So let us take courage because Paul says, "In due season we shall reap, if we faint not". 'Oh', you say, 'these things are so slow in my life, this is why I give up in despair.' Paul says 'Keep going on, keep sowing because you will reap eventually and that reaping will be well worthwhile, that harvest will be precious to God and it will be something worthwhile in your life'.

"They that sow in tears shall reap in joy. He that goeth forth and weepeth, bearing precious seed, shall doubtless come again with rejoicing, bringing his sheaves with him."   (Ps.126:5-6)

Lastly we come to this delightful psalm. I have heard that the figure employed here is the man with nothing to eat in his home and all that he has is some seed and he is faced with this problem, 'Will I use this seed, grind it, make flour and eat it filling me now but then there is no future, or will I take this and plant it, going hungry for the present, but then expect a crop and so get more fruit in the long term not only for myself but for my wife, my children and for others?' So he says. 'I will plant it' and, because the position is so acute as he goes forward and sows the seed, he weeps. But then the crop comes and there is sufficient for all. Oh, the joy, after all the sorrow because of the pressure of circumstances when now the time has come, when the reaping is taking place and there is a bountiful harvest and every problem is being met, there is an abundance of food available for all, all the sorrow and sacrifice has been well worthwhile. I have heard that this is an interpretation of the passage. It may be so, I do not know, but it is certainly an interesting one. But we cannot mistake the plain teaching of the passage that here is a situation that involves tears, pressure, anxiety but it is turned to joy and instead of this condition of pressure there is a condition of rejoicing.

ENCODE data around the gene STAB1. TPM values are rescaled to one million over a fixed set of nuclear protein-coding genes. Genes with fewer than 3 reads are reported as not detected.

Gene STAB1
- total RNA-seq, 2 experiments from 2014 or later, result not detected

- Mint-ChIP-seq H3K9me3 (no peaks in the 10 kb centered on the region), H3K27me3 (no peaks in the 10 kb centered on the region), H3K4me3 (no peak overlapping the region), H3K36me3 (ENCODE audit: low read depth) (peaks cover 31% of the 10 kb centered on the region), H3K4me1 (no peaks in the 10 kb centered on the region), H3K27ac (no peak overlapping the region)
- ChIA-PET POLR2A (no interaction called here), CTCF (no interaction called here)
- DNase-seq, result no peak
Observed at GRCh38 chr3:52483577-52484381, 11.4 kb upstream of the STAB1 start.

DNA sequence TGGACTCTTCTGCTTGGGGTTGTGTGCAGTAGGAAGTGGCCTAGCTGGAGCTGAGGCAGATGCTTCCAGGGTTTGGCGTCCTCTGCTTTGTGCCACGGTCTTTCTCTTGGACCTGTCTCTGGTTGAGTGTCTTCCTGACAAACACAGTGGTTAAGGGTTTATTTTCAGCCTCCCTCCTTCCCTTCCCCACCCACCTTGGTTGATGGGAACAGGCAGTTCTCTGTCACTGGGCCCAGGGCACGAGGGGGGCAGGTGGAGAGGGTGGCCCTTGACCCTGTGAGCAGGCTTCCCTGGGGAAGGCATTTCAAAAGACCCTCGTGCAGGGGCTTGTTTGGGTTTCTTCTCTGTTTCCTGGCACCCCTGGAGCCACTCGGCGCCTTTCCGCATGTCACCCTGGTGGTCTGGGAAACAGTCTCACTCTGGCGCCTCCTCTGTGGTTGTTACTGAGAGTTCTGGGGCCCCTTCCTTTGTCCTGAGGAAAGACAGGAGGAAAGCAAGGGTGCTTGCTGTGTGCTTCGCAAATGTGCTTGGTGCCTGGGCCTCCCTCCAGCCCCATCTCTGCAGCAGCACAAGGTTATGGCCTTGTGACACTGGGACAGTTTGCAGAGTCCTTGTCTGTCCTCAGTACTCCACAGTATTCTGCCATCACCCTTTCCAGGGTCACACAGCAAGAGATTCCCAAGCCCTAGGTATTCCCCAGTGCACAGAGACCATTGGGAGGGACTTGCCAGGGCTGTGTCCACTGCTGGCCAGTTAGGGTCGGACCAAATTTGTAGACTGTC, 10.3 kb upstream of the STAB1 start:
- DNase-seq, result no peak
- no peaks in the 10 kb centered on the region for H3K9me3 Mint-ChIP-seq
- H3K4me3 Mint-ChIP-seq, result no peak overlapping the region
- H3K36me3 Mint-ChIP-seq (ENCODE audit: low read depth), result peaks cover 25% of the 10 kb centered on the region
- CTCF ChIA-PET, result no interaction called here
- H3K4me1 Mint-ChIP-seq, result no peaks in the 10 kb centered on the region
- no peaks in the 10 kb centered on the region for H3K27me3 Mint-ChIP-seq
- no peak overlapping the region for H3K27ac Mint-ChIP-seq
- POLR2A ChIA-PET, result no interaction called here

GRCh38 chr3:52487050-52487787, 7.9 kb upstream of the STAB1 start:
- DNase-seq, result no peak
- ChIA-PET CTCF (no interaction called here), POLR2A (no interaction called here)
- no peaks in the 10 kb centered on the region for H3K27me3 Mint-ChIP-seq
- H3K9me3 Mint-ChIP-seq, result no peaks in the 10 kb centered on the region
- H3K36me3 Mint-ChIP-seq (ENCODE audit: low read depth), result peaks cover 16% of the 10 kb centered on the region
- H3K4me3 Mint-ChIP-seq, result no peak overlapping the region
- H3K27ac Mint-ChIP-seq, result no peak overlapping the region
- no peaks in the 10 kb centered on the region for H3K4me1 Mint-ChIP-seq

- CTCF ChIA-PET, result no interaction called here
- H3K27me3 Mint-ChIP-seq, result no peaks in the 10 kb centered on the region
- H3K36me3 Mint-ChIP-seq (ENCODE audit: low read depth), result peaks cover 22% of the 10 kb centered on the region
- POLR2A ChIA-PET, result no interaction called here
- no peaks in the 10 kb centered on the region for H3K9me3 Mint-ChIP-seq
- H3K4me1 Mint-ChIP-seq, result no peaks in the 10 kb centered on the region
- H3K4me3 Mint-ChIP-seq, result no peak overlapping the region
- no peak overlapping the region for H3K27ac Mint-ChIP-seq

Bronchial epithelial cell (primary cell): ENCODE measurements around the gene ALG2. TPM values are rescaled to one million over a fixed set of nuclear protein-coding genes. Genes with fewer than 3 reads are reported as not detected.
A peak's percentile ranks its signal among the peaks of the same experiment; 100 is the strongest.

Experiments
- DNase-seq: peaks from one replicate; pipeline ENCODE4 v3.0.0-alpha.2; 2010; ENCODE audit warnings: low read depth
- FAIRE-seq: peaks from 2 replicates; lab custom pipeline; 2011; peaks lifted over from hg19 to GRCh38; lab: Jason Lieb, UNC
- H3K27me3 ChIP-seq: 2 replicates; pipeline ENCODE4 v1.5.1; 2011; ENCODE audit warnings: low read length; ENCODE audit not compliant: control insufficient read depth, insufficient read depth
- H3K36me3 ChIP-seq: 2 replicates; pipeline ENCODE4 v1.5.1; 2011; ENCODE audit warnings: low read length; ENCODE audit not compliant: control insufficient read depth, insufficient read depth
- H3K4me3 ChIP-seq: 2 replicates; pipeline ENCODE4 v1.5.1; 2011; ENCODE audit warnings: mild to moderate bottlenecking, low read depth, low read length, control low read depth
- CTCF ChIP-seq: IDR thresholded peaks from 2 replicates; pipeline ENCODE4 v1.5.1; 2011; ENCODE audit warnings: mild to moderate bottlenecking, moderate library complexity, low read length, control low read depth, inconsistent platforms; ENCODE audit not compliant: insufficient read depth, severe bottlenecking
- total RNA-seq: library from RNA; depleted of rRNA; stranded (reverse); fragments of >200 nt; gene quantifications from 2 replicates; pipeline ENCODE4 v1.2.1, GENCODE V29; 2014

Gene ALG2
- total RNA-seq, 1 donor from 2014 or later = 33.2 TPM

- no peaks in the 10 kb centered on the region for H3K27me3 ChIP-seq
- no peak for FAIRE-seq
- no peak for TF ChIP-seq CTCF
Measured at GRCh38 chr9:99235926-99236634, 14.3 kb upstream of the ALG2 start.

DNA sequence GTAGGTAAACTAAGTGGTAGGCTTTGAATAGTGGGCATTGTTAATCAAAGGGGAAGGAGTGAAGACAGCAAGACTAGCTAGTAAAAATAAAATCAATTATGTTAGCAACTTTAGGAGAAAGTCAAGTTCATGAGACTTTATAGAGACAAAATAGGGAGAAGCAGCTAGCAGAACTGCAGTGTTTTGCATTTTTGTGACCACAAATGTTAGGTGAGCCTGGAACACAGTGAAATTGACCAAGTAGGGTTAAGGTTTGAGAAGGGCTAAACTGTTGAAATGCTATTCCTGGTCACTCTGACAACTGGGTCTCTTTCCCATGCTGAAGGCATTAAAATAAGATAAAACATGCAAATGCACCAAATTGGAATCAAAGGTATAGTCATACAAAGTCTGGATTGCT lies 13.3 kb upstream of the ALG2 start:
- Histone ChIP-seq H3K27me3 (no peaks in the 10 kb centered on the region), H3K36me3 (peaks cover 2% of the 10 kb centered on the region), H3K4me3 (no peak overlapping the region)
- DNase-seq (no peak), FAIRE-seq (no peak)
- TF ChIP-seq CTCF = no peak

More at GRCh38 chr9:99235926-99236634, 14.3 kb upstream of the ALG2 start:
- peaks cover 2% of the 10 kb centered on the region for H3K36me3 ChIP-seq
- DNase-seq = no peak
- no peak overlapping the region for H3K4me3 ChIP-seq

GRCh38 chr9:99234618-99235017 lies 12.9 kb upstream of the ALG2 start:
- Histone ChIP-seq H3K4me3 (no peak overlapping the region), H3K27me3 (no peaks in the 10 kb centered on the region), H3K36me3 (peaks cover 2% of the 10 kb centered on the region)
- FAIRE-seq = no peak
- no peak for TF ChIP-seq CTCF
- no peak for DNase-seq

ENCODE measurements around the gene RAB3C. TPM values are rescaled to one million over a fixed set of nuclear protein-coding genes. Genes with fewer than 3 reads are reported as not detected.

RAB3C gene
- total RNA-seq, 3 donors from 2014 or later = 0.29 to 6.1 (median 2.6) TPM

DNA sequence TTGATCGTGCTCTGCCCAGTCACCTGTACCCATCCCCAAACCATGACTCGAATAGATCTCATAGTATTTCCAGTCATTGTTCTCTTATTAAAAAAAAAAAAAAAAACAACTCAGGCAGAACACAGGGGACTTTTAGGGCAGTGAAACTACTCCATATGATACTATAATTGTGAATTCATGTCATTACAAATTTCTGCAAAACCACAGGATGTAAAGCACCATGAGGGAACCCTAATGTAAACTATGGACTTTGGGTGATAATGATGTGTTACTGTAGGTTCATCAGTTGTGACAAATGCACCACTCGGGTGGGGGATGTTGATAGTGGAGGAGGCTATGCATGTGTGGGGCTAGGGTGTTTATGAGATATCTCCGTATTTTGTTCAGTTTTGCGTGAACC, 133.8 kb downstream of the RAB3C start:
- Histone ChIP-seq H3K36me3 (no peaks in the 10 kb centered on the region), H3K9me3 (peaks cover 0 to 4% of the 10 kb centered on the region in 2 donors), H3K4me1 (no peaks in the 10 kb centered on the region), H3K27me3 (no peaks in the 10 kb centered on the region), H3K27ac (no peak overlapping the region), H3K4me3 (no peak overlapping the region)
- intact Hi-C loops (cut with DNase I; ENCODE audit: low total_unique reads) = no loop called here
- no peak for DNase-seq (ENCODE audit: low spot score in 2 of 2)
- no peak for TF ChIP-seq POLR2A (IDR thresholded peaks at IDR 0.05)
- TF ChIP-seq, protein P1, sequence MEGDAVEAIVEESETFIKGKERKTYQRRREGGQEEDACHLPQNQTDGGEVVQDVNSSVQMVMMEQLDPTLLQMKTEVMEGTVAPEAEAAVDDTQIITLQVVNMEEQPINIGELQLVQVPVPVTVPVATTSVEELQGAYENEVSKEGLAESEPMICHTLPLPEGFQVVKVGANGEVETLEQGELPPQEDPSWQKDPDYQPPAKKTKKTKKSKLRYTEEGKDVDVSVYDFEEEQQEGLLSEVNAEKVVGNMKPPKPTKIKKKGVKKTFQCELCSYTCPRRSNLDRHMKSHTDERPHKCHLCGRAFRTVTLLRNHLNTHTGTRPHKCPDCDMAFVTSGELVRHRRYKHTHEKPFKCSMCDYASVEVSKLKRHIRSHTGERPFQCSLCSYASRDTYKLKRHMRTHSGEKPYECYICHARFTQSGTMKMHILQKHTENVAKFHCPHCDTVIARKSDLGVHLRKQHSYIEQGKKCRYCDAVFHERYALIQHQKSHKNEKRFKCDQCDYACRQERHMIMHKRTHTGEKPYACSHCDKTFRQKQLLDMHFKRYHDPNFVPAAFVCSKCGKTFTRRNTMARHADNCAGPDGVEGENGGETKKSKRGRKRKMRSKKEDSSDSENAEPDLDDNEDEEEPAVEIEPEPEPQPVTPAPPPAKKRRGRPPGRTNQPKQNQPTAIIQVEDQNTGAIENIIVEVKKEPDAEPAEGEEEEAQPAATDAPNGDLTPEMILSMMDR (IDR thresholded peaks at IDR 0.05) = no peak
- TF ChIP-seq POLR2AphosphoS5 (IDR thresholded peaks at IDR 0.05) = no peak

This is one of the patterns of the Christian life. It is not all happiness, it is not all success, it is not all easy, there is sorrow, pressure, difficulties, problems, but oh, when we go forth sowing the precious seed and leave all in the hands of God there is the time of blessing and fruitfulness and then there is the realisation that every exercise has been well worthwhile and it brings joy. It has brought with it a corresponding fruit that is a joy, a pleasure, that creates this satisfaction in the heart. It was so pre-eminently in relation to our Lord Jesus. What pressures He endured. We think of the sorrows of the cross and oh, what it meant to Him personally, but, oh, we are thankful that for Him sorrow's night was soon over and He became the man of joy "anointed...... with the oil of gladness above thy fellows" (Heb.1:9), and glorified "at the right hand of the throne of God" (Heb.12:2). The sorrow was over forever and joy was His experience. You remember at the end of Psalm 16 it was said of Him prophetically, speaking to His God, "In thy presence is fulness of joy; at thy right hand there are pleasures for evermore" (v.11).

If we were to ask the Lord here this evening, 'Was it worthwhile, the sorrow of the cross?' Oh, we could hear His ringing, triumphant voice, 'Well worthwhile!' When He entered into His Father's presence to receive His Father's joy, oh, that was well worthwhile, and then to gather in the lost and to see the purpose of God being fulfilled in perfection, that too was well worthwhile; all the sorrow and all the pressure. Ask the saints of God (if we could ask them), 'Was it worthwhile to endure the stake, the burning and the torture? was it worthwhile?' And they would say, 'Well worthwhile. We preserved for others who were to follow the liberty to stand for God, to worship God, to serve God'. Ask Christians today who have gone through pressure of various kinds, 'Was it worthwhile to sow that seed in sorrow and difficulty and pressure and scorn and rejection? Would it not have been better to please yourselves and take it easy?' 'No,' they would say, 'It was well worthwhile, it was the pathway of the Master, it was the will of God, and we reaped the harvest of joy and satisfaction that proves it has been well worthwhile.'

Let us sow in this way, let us be prepared to sow even though it means tears, pressure, difficulty, scorn, misunderstanding, provided that what we reap is for the pleasure of God and the blessing of others. May it be so for His name's sake.